Land use history of Village Bay, Hirta, St Kilda World Heritage Site

Margaret P. Donaldson, Kevin John Edwards, Andrew A. Meharg, Claire Deacon, Donald A. Davidson

Research output: Contribution to journalArticle

8 Citations (Scopus)

Abstract

This paper presents findings based on a palynological investigation of artificially accreting (plaggen) soils from the settlement of Village Bay, Hirta, in the St Kilda archipelago, which was perhaps the most distant and inhospitable outpost of sustained human habitation in the British Isles. The soils were developed principally through the addition of turf ash and seabird waste, although some ash may have been derived from upland peats. It is assumed that the woodland pollen signal (much lower in the soils than in an upland peat site nearby) represents off-island sources. Corylus avellana-type pollen (frequent in upland sites), along with Potentilla-type, may provide markers in the Village Bay profiles for the addition of ashed hillside turf, and possibly peat, to the plaggen soils. Cereal-type pollen is well represented through the profiles and is often strongly associated with the record for Chrysanthemum segetum (corn marigold), a frequent indicator of arable land. The Brassicaceae signal may partly reflect the cultivation of cabbages; Chelidonium majus (greater celandine) may have been grown for medicinal use. Soil mixing has rendered radiocarbon dating meaningless at this site, but the establishment of a change in cultivation regime before AD 1830 may have been identified from the patterns of pollen concentration and preservation in the profiles. (c) 2008 Elsevier B.V. All rights reserved.

Original languageEnglish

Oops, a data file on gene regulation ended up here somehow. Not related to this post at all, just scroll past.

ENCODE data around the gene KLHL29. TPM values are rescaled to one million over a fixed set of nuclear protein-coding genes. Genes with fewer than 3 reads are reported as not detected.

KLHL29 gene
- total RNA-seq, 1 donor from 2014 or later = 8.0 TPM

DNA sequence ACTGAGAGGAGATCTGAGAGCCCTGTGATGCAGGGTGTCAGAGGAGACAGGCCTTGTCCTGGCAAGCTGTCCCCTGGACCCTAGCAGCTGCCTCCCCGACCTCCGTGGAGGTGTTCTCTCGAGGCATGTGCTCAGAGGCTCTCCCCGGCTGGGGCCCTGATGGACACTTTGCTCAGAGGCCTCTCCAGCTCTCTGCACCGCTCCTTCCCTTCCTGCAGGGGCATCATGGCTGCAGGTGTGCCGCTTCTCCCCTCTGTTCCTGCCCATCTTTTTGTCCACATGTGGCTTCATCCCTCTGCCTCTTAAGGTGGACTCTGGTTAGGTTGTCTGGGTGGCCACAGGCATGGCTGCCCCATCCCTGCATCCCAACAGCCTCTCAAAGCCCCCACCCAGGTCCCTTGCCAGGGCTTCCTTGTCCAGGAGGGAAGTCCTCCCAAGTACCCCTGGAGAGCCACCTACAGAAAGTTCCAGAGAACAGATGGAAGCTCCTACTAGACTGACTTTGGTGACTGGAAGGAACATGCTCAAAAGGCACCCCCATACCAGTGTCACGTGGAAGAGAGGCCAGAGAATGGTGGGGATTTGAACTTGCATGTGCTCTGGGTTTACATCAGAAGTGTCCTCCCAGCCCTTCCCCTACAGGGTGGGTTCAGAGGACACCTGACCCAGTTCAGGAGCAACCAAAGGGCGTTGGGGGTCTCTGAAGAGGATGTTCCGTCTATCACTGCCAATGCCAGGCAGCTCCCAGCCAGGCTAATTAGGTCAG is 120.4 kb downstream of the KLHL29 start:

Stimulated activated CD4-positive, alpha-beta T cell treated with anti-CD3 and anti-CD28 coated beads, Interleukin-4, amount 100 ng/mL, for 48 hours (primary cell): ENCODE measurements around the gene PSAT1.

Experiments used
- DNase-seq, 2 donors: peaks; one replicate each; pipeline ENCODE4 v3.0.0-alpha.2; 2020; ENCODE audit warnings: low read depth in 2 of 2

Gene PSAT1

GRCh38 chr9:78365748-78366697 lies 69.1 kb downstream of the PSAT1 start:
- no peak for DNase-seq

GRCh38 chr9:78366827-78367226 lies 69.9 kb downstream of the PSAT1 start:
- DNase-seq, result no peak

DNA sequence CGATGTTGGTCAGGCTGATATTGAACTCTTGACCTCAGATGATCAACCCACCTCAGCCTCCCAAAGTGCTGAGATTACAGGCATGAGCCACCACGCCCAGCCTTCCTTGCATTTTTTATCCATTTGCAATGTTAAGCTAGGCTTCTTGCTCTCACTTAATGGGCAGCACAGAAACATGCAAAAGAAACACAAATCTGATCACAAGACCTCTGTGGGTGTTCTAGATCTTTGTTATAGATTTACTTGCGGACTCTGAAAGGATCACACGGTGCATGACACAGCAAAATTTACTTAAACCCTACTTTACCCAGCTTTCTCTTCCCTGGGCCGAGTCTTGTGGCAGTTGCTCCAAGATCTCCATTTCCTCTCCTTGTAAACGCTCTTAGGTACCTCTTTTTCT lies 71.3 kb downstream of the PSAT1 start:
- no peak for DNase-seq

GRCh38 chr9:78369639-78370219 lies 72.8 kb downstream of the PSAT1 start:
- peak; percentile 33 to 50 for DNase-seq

Pages (from-to)46-61
Number of pages16
JournalReview of Palaeobotany and Palynology
Volume153
Issue number1-2
Early online date1 Jul 2008
DOIs
Publication statusPublished - Jan 2009

Keywords

  • pollen
  • plaggen soils
  • manuring
  • St Kilda
  • Scotland
  • manuring practices
  • pollen analysis
  • vegetation
  • Atlantic
  • Orkney

Cite this

Land use history of Village Bay, Hirta, St Kilda World Heritage Site. / Donaldson, Margaret P.; Edwards, Kevin John; Meharg, Andrew A.; Deacon, Claire; Davidson, Donald A.

In: Review of Palaeobotany and Palynology, Vol. 153, No. 1-2, 01.2009, p. 46-61.

Research output: Contribution to journalArticle

Donaldson, Margaret P. ; Edwards, Kevin John ; Meharg, Andrew A. ; Deacon, Claire ; Davidson, Donald A. / Land use history of Village Bay, Hirta, St Kilda World Heritage Site. In: Review of Palaeobotany and Palynology. 2009 ; Vol. 153, No. 1-2. pp. 46-61.
@article{8d7ddc8c2d174a02b008491381d0155a,
title = "Land use history of Village Bay, Hirta, St Kilda World Heritage Site",
abstract = "This paper presents findings based on a palynological investigation of artificially accreting (plaggen) soils from the settlement of Village Bay, Hirta, in the St Kilda archipelago, which was perhaps the most distant and inhospitable outpost of sustained human habitation in the British Isles. The soils were developed principally through the addition of turf ash and seabird waste, although some ash may have been derived from upland peats. It is assumed that the woodland pollen signal (much lower in the soils than in an upland peat site nearby) represents off-island sources. Corylus avellana-type pollen (frequent in upland sites), along with Potentilla-type, may provide markers in the Village Bay profiles for the addition of ashed hillside turf, and possibly peat, to the plaggen soils. Cereal-type pollen is well represented through the profiles and is often strongly associated with the record for Chrysanthemum segetum (corn marigold), a frequent indicator of arable land. The Brassicaceae signal may partly reflect the cultivation of cabbages; Chelidonium majus (greater celandine) may have been grown for medicinal use. Soil mixing has rendered radiocarbon dating meaningless at this site, but the establishment of a change in cultivation regime before AD 1830 may have been identified from the patterns of pollen concentration and preservation in the profiles. (c) 2008 Elsevier B.V. All rights reserved.",